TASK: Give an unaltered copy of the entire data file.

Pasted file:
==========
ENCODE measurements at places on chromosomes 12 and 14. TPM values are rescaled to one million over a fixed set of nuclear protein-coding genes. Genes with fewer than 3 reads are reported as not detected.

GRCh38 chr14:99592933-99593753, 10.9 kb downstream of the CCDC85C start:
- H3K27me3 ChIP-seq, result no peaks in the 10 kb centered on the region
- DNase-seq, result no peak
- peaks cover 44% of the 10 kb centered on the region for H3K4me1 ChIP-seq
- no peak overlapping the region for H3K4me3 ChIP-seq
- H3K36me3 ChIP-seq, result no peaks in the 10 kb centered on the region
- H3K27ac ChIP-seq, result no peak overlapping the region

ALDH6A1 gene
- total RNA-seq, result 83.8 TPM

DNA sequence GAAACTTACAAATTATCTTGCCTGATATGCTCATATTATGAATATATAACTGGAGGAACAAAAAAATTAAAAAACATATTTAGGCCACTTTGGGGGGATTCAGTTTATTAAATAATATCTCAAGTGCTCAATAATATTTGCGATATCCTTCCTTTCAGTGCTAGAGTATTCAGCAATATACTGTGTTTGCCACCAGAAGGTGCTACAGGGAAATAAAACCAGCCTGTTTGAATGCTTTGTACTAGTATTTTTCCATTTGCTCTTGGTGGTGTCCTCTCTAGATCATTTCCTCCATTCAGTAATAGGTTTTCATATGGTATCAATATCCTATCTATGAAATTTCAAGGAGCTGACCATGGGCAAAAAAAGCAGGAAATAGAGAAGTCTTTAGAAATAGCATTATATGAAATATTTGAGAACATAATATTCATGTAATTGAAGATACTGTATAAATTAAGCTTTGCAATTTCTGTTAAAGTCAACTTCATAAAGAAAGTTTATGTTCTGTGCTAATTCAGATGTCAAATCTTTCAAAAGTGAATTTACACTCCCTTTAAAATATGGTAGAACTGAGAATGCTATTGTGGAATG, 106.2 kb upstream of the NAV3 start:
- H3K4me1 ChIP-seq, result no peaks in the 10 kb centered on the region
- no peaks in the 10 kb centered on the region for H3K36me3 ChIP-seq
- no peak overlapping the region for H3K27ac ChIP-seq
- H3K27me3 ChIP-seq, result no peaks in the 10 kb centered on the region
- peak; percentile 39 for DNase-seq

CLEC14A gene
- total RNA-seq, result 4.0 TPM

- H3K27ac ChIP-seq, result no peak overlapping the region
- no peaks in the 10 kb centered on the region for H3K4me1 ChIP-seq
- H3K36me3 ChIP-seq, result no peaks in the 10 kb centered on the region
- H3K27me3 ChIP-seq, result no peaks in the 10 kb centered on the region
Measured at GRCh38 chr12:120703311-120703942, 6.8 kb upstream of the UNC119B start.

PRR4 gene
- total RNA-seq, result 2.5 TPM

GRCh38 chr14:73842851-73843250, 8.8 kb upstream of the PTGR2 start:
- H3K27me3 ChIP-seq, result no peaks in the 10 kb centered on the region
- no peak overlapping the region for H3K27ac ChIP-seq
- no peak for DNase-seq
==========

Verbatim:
ENCODE measurements at places on chromosomes 12 and 14. TPM values are rescaled to one million over a fixed set of nuclear protein-coding genes. Genes with fewer than 3 reads are reported as not detected.

GRCh38 chr14:99592933-99593753, 10.9 kb downstream of the CCDC85C start:
- H3K27me3 ChIP-seq, result no peaks in the 10 kb centered on the region
- DNase-seq, result no peak
- peaks cover 44% of the 10 kb centered on the region for H3K4me1 ChIP-seq
- no peak overlapping the region for H3K4me3 ChIP-seq
- H3K36me3 ChIP-seq, result no peaks in the 10 kb centered on the region
- H3K27ac ChIP-seq, result no peak overlapping the region

ALDH6A1 gene
- total RNA-seq, result 83.8 TPM

DNA sequence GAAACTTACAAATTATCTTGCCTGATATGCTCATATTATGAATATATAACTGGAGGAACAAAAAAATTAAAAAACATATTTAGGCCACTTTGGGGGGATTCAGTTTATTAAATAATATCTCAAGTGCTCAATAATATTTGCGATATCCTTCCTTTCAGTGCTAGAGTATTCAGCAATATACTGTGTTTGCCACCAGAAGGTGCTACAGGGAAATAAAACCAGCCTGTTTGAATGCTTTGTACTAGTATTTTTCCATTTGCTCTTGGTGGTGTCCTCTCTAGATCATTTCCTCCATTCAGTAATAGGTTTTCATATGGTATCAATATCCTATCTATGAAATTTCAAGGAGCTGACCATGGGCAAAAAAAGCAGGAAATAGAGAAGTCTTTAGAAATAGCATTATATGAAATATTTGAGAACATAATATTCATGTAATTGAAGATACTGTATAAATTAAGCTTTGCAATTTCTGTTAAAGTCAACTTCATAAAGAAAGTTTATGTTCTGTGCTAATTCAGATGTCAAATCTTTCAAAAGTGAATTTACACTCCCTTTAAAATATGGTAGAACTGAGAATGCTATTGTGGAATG, 106.2 kb upstream of the NAV3 start:
- H3K4me1 ChIP-seq, result no peaks in the 10 kb centered on the region
- no peaks in the 10 kb centered on the region for H3K36me3 ChIP-seq
- no peak overlapping the region for H3K27ac ChIP-seq
- H3K27me3 ChIP-seq, result no peaks in the 10 kb centered on the region
- peak; percentile 39 for DNase-seq

CLEC14A gene
- total RNA-seq, result 4.0 TPM

- H3K27ac ChIP-seq, result no peak overlapping the region
- no peaks in the 10 kb centered on the region for H3K4me1 ChIP-seq
- H3K36me3 ChIP-seq, result no peaks in the 10 kb centered on the region
- H3K27me3 ChIP-seq, result no peaks in the 10 kb centered on the region
Measured at GRCh38 chr12:120703311-120703942, 6.8 kb upstream of the UNC119B start.

PRR4 gene
- total RNA-seq, result 2.5 TPM

GRCh38 chr14:73842851-73843250, 8.8 kb upstream of the PTGR2 start:
- H3K27me3 ChIP-seq, result no peaks in the 10 kb centered on the region
- no peak overlapping the region for H3K27ac ChIP-seq
- no peak for DNase-seq